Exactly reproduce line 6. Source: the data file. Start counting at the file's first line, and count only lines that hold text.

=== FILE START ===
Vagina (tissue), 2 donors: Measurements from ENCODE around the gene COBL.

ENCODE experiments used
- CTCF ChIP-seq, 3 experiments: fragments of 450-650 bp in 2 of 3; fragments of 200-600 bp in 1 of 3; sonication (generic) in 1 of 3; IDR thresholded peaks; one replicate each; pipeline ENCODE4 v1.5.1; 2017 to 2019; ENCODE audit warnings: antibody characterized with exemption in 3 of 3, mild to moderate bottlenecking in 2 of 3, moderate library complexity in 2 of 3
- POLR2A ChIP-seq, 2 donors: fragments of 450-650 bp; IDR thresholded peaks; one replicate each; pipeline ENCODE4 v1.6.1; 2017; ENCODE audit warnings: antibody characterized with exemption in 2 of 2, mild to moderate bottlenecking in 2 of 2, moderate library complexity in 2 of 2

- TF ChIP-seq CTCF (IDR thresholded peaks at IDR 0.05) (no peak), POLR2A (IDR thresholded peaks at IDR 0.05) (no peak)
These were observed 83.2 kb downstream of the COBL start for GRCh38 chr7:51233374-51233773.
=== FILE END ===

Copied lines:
These were observed 83.2 kb downstream of the COBL start for GRCh38 chr7:51233374-51233773.